GQ Magazine defends original Spider-Man trilogy and calls for Raimi, Maguire & co. to return

Tobey Maguire will always be my Spider-Man.

GQ's Scott Meslow has, more or less, stated what I've been saying all these years: The Raimi Spider-Man movies are still the definitive portrayal of the web-slinger on screen. I am watching "Spider-Man: Homecoming" on Wednesday, but I doubt it could ever reach the peak of the freewheeling, and unconstrained by MCU marketing Raimi series. Hell, I also liked "Spider-Man 3." Sure, it overreached a bit with its running time and the lack of Venom, but it certainly retained the heart of the first two movies, something that the money-grabbing Marc Webb movies had none of. Webb's career has been in limbo ever since those movies.

"Spider-Man 2" may still be the most perfect superhero movie of the Marvel universe, Raimi is the guy who came closest to pouring Stan Lee's brains onto the screen. My favorite thing about Raimi's Spider-Man movies? They're the only Superhero movies I can think of that really indulge in the sheer unadorned fun, goofiness of the comic books. "Homecoming" does look likes it's trying to reattain that, but Raimi's films had a campiness about them which felt genuine.

I wrote this about "Spider-Man 2" back in the day:

"After the watchable "Spider-Man" in 2002, director Sam Raimi made the most important and influential Marvel film imaginable: "Spider-Man 2." This was still 4 years away from "The Dark Knight," but the mind-blowing mix of action, humor, heart, character in "Spider-Man 2" changed the game. In Alfred Molina and his Dr. Octoppus villain, superhero movies had their most complex and scariest villain to date. The film also climaxed on an action sequence, atop a moving train, that could surely be considered one of the very best ever shot on celluloid. And, how about that final shot? Mary Jane finally figuring out Spidey's identity by the subtlest of gestures? Raimi perfected the game with this movie, he took everything that came before him and upped the ante at every level. "Spider-Man 2" was considered by many film fans as the best "Superhero ever made." until Nolan changed the game himself with his Batman trilogy."

Here's an excerpt from Meslow's GQ "Spider-Man 3" defense:

"Well, Sam, it’s still true. I do like Spider-Man 3—and 10 years after its original release, I'm still happy to mount a defense of it. As hot takes go, this one is closer to lukewarm. I’m not making the case that Spider-Man 3 is the best superhero movie of all time, or even that it’s the best Spider-Man movie. It's pretty clearly the worst of the ones Raimi made. But I still think Spider-Man 3 has been unfairly overlooked, and criticized for all the wrong reasons. (Honestly, that dancing-in-the-street sequence is a blast.) Much of the movie is good, and the parts that are bad are still interesting. At the very least, I’ll take a compelling mess like Spider-Man 3 over a by-the-numbers retread like the Amazing Spider-Man franchise any day."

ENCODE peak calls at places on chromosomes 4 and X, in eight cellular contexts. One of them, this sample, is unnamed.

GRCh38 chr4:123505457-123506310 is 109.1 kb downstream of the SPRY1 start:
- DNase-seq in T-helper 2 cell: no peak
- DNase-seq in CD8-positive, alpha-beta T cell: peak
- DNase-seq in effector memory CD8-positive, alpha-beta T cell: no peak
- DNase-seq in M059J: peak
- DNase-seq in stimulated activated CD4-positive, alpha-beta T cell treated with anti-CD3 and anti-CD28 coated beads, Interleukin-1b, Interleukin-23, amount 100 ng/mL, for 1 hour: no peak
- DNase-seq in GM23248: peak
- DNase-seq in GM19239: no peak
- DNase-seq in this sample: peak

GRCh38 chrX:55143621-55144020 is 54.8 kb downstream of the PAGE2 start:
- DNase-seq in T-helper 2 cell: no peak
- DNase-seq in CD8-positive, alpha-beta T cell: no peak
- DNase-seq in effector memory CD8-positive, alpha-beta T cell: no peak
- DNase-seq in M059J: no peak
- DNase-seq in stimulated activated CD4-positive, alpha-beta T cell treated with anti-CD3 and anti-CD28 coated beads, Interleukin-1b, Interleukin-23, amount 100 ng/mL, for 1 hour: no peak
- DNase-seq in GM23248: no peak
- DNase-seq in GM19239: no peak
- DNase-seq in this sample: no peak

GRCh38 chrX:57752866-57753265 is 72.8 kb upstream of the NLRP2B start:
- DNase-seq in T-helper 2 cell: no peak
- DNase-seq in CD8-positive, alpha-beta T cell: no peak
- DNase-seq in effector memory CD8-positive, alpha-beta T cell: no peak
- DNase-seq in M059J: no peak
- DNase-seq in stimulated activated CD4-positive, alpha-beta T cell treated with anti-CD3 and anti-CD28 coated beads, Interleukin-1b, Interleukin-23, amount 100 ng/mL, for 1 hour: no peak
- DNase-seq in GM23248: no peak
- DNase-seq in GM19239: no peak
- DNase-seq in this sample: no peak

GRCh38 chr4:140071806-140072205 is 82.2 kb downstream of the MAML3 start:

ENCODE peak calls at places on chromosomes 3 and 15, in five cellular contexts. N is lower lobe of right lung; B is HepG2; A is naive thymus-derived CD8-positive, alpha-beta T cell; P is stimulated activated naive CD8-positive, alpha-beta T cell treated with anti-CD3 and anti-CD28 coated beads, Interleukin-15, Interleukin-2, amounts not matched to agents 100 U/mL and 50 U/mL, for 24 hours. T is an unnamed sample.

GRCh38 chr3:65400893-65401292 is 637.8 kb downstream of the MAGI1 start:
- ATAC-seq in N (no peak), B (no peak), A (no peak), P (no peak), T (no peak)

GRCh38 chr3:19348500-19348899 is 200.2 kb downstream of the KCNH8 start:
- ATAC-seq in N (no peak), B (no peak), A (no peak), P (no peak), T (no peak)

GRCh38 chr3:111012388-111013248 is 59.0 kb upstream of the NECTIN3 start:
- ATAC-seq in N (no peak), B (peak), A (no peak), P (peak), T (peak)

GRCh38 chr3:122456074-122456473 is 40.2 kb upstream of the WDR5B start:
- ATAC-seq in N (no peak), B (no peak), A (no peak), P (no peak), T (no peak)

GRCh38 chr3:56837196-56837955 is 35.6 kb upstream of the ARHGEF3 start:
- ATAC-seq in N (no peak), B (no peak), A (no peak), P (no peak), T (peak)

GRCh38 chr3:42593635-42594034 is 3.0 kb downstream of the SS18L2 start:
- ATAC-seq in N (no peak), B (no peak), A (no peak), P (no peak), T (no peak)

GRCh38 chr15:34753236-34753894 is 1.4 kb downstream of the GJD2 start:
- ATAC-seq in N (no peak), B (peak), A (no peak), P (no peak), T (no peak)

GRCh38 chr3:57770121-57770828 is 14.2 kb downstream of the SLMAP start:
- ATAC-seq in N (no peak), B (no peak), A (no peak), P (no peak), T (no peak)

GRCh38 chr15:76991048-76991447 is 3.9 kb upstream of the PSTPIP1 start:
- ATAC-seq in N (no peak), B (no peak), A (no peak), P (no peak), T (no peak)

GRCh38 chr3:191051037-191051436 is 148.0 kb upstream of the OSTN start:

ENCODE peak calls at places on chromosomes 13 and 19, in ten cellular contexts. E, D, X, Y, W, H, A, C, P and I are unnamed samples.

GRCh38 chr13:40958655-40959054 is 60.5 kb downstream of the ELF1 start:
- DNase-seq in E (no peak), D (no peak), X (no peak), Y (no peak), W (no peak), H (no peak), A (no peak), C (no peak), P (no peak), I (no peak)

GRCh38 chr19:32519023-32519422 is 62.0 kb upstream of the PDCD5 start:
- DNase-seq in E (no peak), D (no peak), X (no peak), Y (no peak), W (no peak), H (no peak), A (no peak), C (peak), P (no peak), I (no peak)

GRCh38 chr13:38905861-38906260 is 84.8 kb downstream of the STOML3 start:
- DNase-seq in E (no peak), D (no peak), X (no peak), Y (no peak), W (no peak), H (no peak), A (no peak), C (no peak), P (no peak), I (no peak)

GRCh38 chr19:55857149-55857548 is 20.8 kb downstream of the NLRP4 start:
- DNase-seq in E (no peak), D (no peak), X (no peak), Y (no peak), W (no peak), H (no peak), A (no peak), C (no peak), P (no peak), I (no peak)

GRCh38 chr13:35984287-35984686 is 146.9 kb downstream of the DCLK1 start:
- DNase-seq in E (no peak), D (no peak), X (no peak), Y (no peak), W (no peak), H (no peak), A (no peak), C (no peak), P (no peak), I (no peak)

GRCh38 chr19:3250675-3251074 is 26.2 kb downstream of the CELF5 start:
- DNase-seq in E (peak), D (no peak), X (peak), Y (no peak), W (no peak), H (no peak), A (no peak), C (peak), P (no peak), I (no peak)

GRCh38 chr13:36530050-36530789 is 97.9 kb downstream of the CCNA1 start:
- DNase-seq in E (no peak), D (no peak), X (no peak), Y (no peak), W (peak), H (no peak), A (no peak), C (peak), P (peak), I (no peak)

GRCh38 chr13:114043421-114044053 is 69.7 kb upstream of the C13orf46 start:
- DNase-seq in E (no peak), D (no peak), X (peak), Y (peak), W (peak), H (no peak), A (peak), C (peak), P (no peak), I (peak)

Here's my take on the "Amazing Spider-Man" movies: They just weren't good enough. Webb was coming off a highly stylized film debut, "500 days of Summer," which earned good box-office and rave reviews. He had to contend with the fact that Sam Raimi's "Spider-Man 2" was THE best depiction of the the web-slinger we had ever seen at the movies or on television. What happened with that 2004 sequel might never be replicated again. It was such a perfect blend of story, effects, performance, and direction. Webb's two movies didn't even come close to touching that masterpiece. They were O.K, but that just wasn't good enough. That's why the Webb reboots felt like money grabs more than any kind of artistic statements.

Here's Webb defending his films: 

It’s hard for me to think about it, in terms of regrets. There are so many things that I’m proud of. There was an ambition with the second movie, in particular. The idea that it’s a superhero that can’t save everybody is something that I’m really proud of. I’m really proud of the ambition of that because it’s an important message, and I believe in that. I believe in what we were after,” he told Collider. “They’re really, really difficult movies to make. They’re complex in ways that people don’t fully understand. They weren’t disasters. But in terms of regrets, I don’t think of it in those terms. I felt really, really fortunate to have that opportunity. That’s a whole other long, in-depth conversation that I probably shouldn’t have publicly. I loved everybody involved. I really did. I didn’t have an adversarial relationship with the studio, at all. There were a lot of very smart people. These are just incredibly complicated movies to make. I am proud of them, in many ways, and I stand by them. I’m certainly not a victim, in that situation.